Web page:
Larry Gifford: Parkinson’s disease is no barrier to joy in life
“Daddy, why’s your arm shaking?”
That question came one January night in 2017.
My outstretched arm was trying to hand my eight-year-old son a glass of water.
It was shaking uncontrollably. I wouldn’t have an answer for my son for seven months when I was diagnosed.
That was a private journey for me and my family. Now it’s time to go public, and if there ever was a day to do so, it’s April 11, World Parkinson’s Day.
This is a day to bring attention to a disease that is longing for a cure and is now being described by researchers at the University of Rochester Medical Center as a worldwide pandemic.
“Pandemics are usually equated with infectious diseases like Zika, influenza, and HIV,” said University of Rochester Medical Center neurologist Ray Dorsey, in a commentary in the JAMA Neurology. “But neurological disorders are now the leading cause of disability in the world and the fastest growing is Parkinson’s disease.”
I read the report and listened to Dorsey on this Michael J. Fox Foundation podcast, in which he points out that between 1990 and 2015, the prevalence of Parkinson’s more than doubled across the globe. By 2040 it will double again — a rate of growth that will outpace Alzheimer’s. Dorsey’s ultimate plea is for the Parkinson’s community to speak up, demand action, rally, and change the trajectory of the disease.
LISTEN: “When life gives you Parkinson’s” – Larry Gifford shares his own story with PD, including what it is like to receive a life-changing diagnosis.
“For too long the Parkinson’s community has been too quiet on these issues,” said Dorsey. “Building on the AIDS community’s motto of ‘silence=death,’ the Parkinson’s community should make their voices heard. The current and future burden of this debilitating disease depends upon their action.”
With those words, I realized I have a role to play. My voice, though not as strong as it once was, is needed to raise awareness for this cause.
My diagnosis officially arrived last August after months of tests to eliminate much scarier and deadly diseases. My symptoms were a disparate collection annoyances; a shuffling, foot-dragging walk, tremors in my arm, loss of coordination and balance, and difficulties speaking, sleeping and focusing sometimes. I never linked the symptoms as one thing. I assumed I was tired or my shoes were too heavy, or I was just out of shape. By the time I was diagnosed, I probably had been battling the disease for a decade. Symptoms began appearing three or four years ago, and through those undiagnosed years, doctors tell me I lost approximately eight per cent of my brain cells.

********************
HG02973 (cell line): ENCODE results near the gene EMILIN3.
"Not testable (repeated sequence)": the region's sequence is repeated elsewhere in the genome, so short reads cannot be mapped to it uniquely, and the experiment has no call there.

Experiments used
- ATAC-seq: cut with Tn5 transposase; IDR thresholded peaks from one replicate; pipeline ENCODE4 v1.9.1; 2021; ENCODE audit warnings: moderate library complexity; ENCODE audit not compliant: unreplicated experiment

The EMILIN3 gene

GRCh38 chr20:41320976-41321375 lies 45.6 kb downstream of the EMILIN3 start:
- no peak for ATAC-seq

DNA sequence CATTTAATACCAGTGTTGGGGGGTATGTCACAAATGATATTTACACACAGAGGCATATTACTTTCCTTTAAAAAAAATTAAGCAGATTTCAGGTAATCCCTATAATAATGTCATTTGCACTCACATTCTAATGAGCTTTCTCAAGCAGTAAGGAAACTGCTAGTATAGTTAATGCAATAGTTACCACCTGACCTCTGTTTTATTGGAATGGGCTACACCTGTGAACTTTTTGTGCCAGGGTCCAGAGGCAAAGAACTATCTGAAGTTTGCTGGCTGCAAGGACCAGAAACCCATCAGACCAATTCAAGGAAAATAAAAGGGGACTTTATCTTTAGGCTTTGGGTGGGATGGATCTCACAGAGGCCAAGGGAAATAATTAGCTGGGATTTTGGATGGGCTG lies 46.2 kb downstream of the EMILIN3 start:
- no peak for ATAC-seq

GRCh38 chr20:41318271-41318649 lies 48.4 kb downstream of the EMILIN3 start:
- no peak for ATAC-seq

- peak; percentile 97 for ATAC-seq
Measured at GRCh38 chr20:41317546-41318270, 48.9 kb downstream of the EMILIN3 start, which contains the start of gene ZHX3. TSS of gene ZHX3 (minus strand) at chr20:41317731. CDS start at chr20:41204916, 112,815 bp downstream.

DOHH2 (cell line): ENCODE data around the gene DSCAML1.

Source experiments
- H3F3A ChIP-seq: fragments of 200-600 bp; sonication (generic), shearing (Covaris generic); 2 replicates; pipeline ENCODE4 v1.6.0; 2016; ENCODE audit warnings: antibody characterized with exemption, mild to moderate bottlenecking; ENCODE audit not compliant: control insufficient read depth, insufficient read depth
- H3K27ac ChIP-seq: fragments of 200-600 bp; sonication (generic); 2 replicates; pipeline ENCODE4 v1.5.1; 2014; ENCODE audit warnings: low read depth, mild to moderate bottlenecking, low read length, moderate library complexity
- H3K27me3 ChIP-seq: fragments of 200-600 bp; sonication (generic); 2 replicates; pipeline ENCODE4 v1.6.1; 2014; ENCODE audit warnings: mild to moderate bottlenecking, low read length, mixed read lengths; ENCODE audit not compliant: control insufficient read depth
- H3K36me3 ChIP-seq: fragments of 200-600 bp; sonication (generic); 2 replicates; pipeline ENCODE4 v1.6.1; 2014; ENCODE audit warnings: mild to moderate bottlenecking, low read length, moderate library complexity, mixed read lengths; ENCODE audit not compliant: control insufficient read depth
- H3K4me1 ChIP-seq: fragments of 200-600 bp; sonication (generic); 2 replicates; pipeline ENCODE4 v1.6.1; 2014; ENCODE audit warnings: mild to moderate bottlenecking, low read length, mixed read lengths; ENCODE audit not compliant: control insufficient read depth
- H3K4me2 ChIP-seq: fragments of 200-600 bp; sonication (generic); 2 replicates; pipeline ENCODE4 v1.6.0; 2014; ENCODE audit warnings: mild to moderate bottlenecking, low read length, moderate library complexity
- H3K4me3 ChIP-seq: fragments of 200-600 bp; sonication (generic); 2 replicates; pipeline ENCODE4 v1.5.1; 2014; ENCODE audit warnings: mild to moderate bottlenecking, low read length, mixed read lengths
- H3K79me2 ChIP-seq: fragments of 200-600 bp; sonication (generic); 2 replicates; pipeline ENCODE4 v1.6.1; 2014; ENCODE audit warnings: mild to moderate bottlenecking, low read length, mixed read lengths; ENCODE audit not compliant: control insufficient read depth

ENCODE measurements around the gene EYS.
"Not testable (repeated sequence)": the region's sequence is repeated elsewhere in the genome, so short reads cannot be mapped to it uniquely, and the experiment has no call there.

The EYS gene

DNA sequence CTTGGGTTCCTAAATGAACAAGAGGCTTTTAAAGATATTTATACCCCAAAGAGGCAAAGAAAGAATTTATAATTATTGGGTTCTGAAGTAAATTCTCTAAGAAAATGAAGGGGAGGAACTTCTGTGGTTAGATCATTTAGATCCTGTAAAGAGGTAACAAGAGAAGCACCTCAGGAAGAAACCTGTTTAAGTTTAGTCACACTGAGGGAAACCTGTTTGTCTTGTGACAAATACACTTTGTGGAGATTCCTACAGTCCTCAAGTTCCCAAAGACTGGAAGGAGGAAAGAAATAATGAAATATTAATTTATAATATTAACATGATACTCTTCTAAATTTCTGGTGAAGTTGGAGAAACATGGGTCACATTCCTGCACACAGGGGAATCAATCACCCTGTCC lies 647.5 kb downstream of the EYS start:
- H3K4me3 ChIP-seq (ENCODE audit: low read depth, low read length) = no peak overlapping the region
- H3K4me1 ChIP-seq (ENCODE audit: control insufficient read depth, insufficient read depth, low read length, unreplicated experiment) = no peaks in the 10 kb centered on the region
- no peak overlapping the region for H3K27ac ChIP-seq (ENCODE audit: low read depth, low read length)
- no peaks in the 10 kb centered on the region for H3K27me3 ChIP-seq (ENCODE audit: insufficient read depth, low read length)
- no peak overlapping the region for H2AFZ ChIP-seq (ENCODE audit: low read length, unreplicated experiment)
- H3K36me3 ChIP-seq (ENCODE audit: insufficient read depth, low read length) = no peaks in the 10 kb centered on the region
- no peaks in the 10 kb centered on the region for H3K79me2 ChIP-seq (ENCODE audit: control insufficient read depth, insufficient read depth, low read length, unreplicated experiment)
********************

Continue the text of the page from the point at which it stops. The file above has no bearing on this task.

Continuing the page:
Parkinson’s is a relentless, degenerative disorder of the central nervous system. It directly impacts nerves that handle motor functions for the body as a whole. As the disease advances, the body slows down, arms and legs stiffen and shake and a whole slew of fun surprises arise.
For me, each day is different. I take pills four to five times each day which control my tremors. My whole right side is slower than my left. The delay causes a shuffle, drag or clomp in my walk and I can’t really run anymore without increasing my chances of a face plant (not that I ran much to begin with).
I’m right-handed, so I’ve had to learn how to share some tasks with my left hand. I can type, but my left hand covers three-fourths of the keyboard. I now am a left-handed frisbee thrower. If needed, I can eat and shave left handed.
Due to reaction delays and self-confidence, I drive infrequently and now usually use public transit or cabs.
The disease has stolen much of my sense of smell and therefore taste. My facial expressions are more subtle. I’m sure I’m moodier. In general, I feel slower and smaller — which, for a six-foot-tall, 275-pound guy, needs some explanation. As this disease progresses, movements in fingers, hands, arms, legs, and feet get smaller and smaller. That’s why so many Parkinson’s patients are now doing boxing, tai chi and other large movement exercises.
Exercising is the one thing all Parkinson’s patients can do to slow the progression of the disease and symptoms. Exercise and I have had an adversarial relationship my whole life, so we are reacquainting. There’s quite convincing evidence we should be friends again. I’m working on it.
I know it all sounds scary. And it is. For more than 10 million people and their friends and families, it’s scary.
Many have it far worse than me. I’m considerably young, 46, to be diagnosed. I still work over 40 hours a week. I still get around. My symptoms, while numerous, aren’t severe. I can still find joy in life, laugh at symptoms du jour, cook with my wife, play with my eight-year-old son, and create new family memories each day that I hope aren’t stolen from me by this disease.
Parkinson’s is not a deadly disease. And because the threat of death isn’t imminent, Parkinson’s doesn’t get the attention other diseases get when it comes to fundraising and awareness. It is also not lost on me that we, the Parkinson’s patients, who should speak up and advocate for ourselves, often have thin, shaky, fading voices as the disease slowly silences us. I’m speaking now before it is no longer my choice.
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Please, we need your help.
Raising money for research and development for new treatments and hopefully for one day finding a cure is why I’ve decided to share my story. As things stand, chances are high that someone reading this, maybe you, will also be diagnosed with Parkinson’s.
On this World Parkinson’s Day, I encourage you to donate whatever you can to organizations that are actively investing in Parkinson’s research. Help us find a cure.
Some great organizations are listed below.
Larry Gifford is the senior program director of 980 CKNW and AM 730 Traffic, and manager of talk and talent for Corus Vancouver.
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